On February 9, 1948, Gail married Audrey R. Hahn in Osborne.  The marriage, however, did not last very long and ended in divorce.  Gail spent the rest of his life working the family farm until his death on December 25, 1989, after which he was buried in the Osborne Cemetery.  The next year he posthumously received the first-ever Osborne Area Chamber of Commerce Business Leader of the Year for his establishment of the Sarver Charitable Trust, through which his money was to be used to benefit the citizens of Osborne County for many years after his death.  Though he would probably not have wanted it so, it is hoped that through the Osborne County Hall of Fame the memory of Gail Edward Sarver will be honored and remembered for generations to come.

Gail Sarver Charitable Trust

“The Sarver Charitable Trust was established by Gail Sarver in 1987 and was funded after his death in December 1989.  Mr. Sarver was a very successful cattleman and farmer, attributing his success to his many friends who helped him through his life.  The charitable trust, he explained, was his way of returning to the community the help he had received.  The bulk of his estate was used in funding the trust.

In the trust, Gail provided that fifty percent of the net income is to be equally distributed, annually, among five charities, namely:  Fort Hays State University Endowment Association, for agricultural purposes; the American Cancer Society; the Salvation Army; the Leukemia Society of America; and the St. Aloysius Catholic Church of Osborne, Kansas.

Gail realized that charitable needs change through time, so he did not specify precisely how the remaining fifty percent of the net income is to be distributed.  The only stipulations he placed was that this income was to be distributed for charitable purposes in Osborne County, Kansas.  Therefore, only charitable organizations located in Osborne County are eligible to receive funds from the Trust.  A board was created under the terms of the trust to determine the recipients of the net income; the board members were originally Pete Bohm, William C. Cady, Paul S. Gregory, Melvin Wilcoxson and Stephen Windscheffel.  Mr. Windscheffel has since resigned from the board after moving from the area, so Frances Leadabrand of Osborne, Kansas, agreed to be a member.  The Board established the Gail Sarver Memorial Scholarship, which is for graduating high school students as well as individuals who have graduated and are currently or will be attending a post-secondary school.  Students who are eligible for this scholarship include those who have graduated from a high school in OsborneCounty (whether or not actual residents of Osborne County) and Osborne County residents who have graduated from high schools in another county.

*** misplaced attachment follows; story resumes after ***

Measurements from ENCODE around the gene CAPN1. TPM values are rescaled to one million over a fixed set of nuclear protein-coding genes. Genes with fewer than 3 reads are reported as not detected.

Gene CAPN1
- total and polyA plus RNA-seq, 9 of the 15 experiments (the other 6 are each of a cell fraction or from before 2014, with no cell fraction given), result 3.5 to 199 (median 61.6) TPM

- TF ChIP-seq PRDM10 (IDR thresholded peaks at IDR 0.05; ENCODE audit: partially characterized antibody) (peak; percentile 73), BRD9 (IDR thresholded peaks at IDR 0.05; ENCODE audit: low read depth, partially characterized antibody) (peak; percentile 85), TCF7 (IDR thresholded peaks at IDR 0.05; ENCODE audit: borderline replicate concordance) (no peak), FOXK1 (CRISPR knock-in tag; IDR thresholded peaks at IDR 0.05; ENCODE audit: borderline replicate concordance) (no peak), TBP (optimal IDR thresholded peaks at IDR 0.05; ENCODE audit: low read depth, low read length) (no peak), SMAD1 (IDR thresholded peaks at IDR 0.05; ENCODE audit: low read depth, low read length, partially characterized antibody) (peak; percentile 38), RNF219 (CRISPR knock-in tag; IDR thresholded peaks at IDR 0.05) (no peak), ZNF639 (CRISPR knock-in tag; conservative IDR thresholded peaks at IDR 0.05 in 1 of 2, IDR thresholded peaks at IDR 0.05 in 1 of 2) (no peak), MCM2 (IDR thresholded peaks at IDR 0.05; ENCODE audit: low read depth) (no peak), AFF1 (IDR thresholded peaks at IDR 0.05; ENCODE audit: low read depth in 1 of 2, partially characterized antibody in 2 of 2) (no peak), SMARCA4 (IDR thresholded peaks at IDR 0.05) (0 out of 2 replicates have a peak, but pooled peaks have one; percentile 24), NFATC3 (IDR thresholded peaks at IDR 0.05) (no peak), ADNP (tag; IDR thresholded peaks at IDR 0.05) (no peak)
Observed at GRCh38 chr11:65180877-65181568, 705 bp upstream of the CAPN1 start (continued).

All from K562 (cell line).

As of December 2011 the Trust has awarded over $2,416,315 in scholarships and over $1,745,165 in charitable organization grants, for a total of over $4,161,480 in total awards.  The generosity of Mr. Sarver, and his concern and contribution to the community will be appreciated for generations to come.” — Board of Directors, Gail Sarver Charitable Trust, September 2012.

Edwin Parker Sample – 1997 Inductee

One of the noted attorneys in Osborne County history was Edwin Parker Sample. While some sources list him as having been born in 1878 in Downs, Kansas, this is incorrect, as the city of Downs did not come into existence until 1879.  Edwin Sample was born in April 1875 in Pennsylvania.  At the age of twelve he moved with his parents, J. C. and Ella Sample, to Downs, where his father became a prominent furniture dealer and undertaker. Edwin attended the local schools and was a member of the first graduating class of Downs High School in 1895.  He then attended Washburn College at Topeka, Kansas, and the University Kansas at Lawrence, where he graduated from law school in 1899. He immediately returned to Osborne County and commenced the practice of law in Osborne, Kansas.  Edwin was at once nominated for Osborne County Attorney and defeated the incumbent, taking office in 1901.  He served one two-year term before being defeated himself.  It was not until 1909 that he was elected once more to the position, and served two full terms until he stepped down in 1912 and formed a law partnership with J. R. Reed of Smith Center, Kansas.